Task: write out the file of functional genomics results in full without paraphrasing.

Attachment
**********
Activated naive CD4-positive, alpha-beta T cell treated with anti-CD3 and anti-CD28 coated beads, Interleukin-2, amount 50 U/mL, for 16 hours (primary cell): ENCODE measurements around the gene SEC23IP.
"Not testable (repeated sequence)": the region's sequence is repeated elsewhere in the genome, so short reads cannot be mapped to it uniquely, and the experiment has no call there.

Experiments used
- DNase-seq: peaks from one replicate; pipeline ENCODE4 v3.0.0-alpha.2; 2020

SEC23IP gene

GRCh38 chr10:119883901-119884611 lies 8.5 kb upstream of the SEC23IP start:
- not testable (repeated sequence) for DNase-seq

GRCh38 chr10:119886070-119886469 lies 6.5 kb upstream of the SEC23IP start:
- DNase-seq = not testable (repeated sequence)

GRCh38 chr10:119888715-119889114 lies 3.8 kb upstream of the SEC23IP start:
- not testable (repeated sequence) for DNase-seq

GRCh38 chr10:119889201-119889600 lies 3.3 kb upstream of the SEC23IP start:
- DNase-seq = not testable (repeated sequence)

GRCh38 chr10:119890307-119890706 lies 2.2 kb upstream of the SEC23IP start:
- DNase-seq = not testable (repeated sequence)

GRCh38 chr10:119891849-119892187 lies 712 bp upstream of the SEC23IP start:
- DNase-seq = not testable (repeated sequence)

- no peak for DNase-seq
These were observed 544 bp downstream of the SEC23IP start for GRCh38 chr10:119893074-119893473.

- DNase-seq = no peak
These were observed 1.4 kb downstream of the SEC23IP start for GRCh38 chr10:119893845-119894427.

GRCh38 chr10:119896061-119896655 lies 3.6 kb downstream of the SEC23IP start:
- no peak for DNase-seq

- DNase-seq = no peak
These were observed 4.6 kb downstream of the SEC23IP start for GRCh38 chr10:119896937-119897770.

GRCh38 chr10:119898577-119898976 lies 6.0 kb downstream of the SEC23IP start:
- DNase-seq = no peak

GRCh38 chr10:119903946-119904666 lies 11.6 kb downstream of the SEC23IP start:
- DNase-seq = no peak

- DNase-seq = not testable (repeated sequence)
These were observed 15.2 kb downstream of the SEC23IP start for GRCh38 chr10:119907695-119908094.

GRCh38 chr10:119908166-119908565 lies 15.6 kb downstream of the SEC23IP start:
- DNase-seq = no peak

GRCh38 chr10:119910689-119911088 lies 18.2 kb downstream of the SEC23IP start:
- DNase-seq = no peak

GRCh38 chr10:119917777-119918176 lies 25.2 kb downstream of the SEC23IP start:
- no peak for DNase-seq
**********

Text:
Activated naive CD4-positive, alpha-beta T cell treated with anti-CD3 and anti-CD28 coated beads, Interleukin-2, amount 50 U/mL, for 16 hours (primary cell): ENCODE measurements around the gene SEC23IP.
"Not testable (repeated sequence)": the region's sequence is repeated elsewhere in the genome, so short reads cannot be mapped to it uniquely, and the experiment has no call there.

Experiments used
- DNase-seq: peaks from one replicate; pipeline ENCODE4 v3.0.0-alpha.2; 2020

SEC23IP gene

GRCh38 chr10:119883901-119884611 lies 8.5 kb upstream of the SEC23IP start:
- not testable (repeated sequence) for DNase-seq

GRCh38 chr10:119886070-119886469 lies 6.5 kb upstream of the SEC23IP start:
- DNase-seq = not testable (repeated sequence)

GRCh38 chr10:119888715-119889114 lies 3.8 kb upstream of the SEC23IP start:
- not testable (repeated sequence) for DNase-seq

GRCh38 chr10:119889201-119889600 lies 3.3 kb upstream of the SEC23IP start:
- DNase-seq = not testable (repeated sequence)

GRCh38 chr10:119890307-119890706 lies 2.2 kb upstream of the SEC23IP start:
- DNase-seq = not testable (repeated sequence)

GRCh38 chr10:119891849-119892187 lies 712 bp upstream of the SEC23IP start:
- DNase-seq = not testable (repeated sequence)

- no peak for DNase-seq
These were observed 544 bp downstream of the SEC23IP start for GRCh38 chr10:119893074-119893473.

- DNase-seq = no peak
These were observed 1.4 kb downstream of the SEC23IP start for GRCh38 chr10:119893845-119894427.

GRCh38 chr10:119896061-119896655 lies 3.6 kb downstream of the SEC23IP start:
- no peak for DNase-seq

- DNase-seq = no peak
These were observed 4.6 kb downstream of the SEC23IP start for GRCh38 chr10:119896937-119897770.

GRCh38 chr10:119898577-119898976 lies 6.0 kb downstream of the SEC23IP start:
- DNase-seq = no peak

GRCh38 chr10:119903946-119904666 lies 11.6 kb downstream of the SEC23IP start:
- DNase-seq = no peak

- DNase-seq = not testable (repeated sequence)
These were observed 15.2 kb downstream of the SEC23IP start for GRCh38 chr10:119907695-119908094.

GRCh38 chr10:119908166-119908565 lies 15.6 kb downstream of the SEC23IP start:
- DNase-seq = no peak

GRCh38 chr10:119910689-119911088 lies 18.2 kb downstream of the SEC23IP start:
- DNase-seq = no peak

GRCh38 chr10:119917777-119918176 lies 25.2 kb downstream of the SEC23IP start:
- no peak for DNase-seq